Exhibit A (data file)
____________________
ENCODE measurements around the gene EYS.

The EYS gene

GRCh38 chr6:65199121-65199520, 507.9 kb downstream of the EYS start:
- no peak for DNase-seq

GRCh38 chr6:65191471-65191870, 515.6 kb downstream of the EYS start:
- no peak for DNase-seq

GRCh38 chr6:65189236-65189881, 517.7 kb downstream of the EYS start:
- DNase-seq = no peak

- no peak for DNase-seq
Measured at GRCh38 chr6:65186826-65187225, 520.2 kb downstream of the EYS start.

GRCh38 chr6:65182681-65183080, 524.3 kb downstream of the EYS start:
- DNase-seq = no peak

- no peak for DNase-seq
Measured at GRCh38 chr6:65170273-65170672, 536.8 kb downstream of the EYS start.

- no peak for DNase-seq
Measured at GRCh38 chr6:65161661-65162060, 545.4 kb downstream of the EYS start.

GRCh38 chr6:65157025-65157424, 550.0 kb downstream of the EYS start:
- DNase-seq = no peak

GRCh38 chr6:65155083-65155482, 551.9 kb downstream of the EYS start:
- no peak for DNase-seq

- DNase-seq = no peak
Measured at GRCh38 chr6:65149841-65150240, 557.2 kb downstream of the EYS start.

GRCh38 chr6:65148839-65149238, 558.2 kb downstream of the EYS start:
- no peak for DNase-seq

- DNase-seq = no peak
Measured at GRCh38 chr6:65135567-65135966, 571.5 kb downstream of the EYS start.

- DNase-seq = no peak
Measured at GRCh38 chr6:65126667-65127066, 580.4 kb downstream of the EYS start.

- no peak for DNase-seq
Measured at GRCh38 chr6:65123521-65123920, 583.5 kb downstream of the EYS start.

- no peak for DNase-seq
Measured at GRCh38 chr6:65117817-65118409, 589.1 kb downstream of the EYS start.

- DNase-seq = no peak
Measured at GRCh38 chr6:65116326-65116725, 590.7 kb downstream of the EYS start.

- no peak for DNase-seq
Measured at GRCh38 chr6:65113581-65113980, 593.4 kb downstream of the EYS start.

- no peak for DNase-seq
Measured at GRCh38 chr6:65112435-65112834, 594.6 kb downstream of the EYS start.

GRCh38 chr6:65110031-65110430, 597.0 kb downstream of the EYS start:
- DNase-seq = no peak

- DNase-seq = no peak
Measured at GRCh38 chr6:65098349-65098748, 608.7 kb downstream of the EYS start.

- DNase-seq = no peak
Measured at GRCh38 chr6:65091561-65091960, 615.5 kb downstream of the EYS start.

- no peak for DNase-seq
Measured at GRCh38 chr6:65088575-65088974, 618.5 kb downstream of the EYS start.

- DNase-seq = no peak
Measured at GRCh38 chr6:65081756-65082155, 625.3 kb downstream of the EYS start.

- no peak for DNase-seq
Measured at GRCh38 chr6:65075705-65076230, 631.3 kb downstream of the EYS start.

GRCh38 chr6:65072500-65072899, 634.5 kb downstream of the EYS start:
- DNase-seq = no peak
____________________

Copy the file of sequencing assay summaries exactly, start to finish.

ENCODE measurements around the gene EYS.

The EYS gene

GRCh38 chr6:65199121-65199520, 507.9 kb downstream of the EYS start:
- no peak for DNase-seq

GRCh38 chr6:65191471-65191870, 515.6 kb downstream of the EYS start:
- no peak for DNase-seq

GRCh38 chr6:65189236-65189881, 517.7 kb downstream of the EYS start:
- DNase-seq = no peak

- no peak for DNase-seq
Measured at GRCh38 chr6:65186826-65187225, 520.2 kb downstream of the EYS start.

GRCh38 chr6:65182681-65183080, 524.3 kb downstream of the EYS start:
- DNase-seq = no peak

- no peak for DNase-seq
Measured at GRCh38 chr6:65170273-65170672, 536.8 kb downstream of the EYS start.

- no peak for DNase-seq
Measured at GRCh38 chr6:65161661-65162060, 545.4 kb downstream of the EYS start.

GRCh38 chr6:65157025-65157424, 550.0 kb downstream of the EYS start:
- DNase-seq = no peak

GRCh38 chr6:65155083-65155482, 551.9 kb downstream of the EYS start:
- no peak for DNase-seq

- DNase-seq = no peak
Measured at GRCh38 chr6:65149841-65150240, 557.2 kb downstream of the EYS start.

GRCh38 chr6:65148839-65149238, 558.2 kb downstream of the EYS start:
- no peak for DNase-seq

- DNase-seq = no peak
Measured at GRCh38 chr6:65135567-65135966, 571.5 kb downstream of the EYS start.

- DNase-seq = no peak
Measured at GRCh38 chr6:65126667-65127066, 580.4 kb downstream of the EYS start.

- no peak for DNase-seq
Measured at GRCh38 chr6:65123521-65123920, 583.5 kb downstream of the EYS start.

- no peak for DNase-seq
Measured at GRCh38 chr6:65117817-65118409, 589.1 kb downstream of the EYS start.

- DNase-seq = no peak
Measured at GRCh38 chr6:65116326-65116725, 590.7 kb downstream of the EYS start.

- no peak for DNase-seq
Measured at GRCh38 chr6:65113581-65113980, 593.4 kb downstream of the EYS start.

- no peak for DNase-seq
Measured at GRCh38 chr6:65112435-65112834, 594.6 kb downstream of the EYS start.

GRCh38 chr6:65110031-65110430, 597.0 kb downstream of the EYS start:
- DNase-seq = no peak

- DNase-seq = no peak
Measured at GRCh38 chr6:65098349-65098748, 608.7 kb downstream of the EYS start.

- DNase-seq = no peak
Measured at GRCh38 chr6:65091561-65091960, 615.5 kb downstream of the EYS start.

- no peak for DNase-seq
Measured at GRCh38 chr6:65088575-65088974, 618.5 kb downstream of the EYS start.

- DNase-seq = no peak
Measured at GRCh38 chr6:65081756-65082155, 625.3 kb downstream of the EYS start.

- no peak for DNase-seq
Measured at GRCh38 chr6:65075705-65076230, 631.3 kb downstream of the EYS start.

GRCh38 chr6:65072500-65072899, 634.5 kb downstream of the EYS start:
- DNase-seq = no peak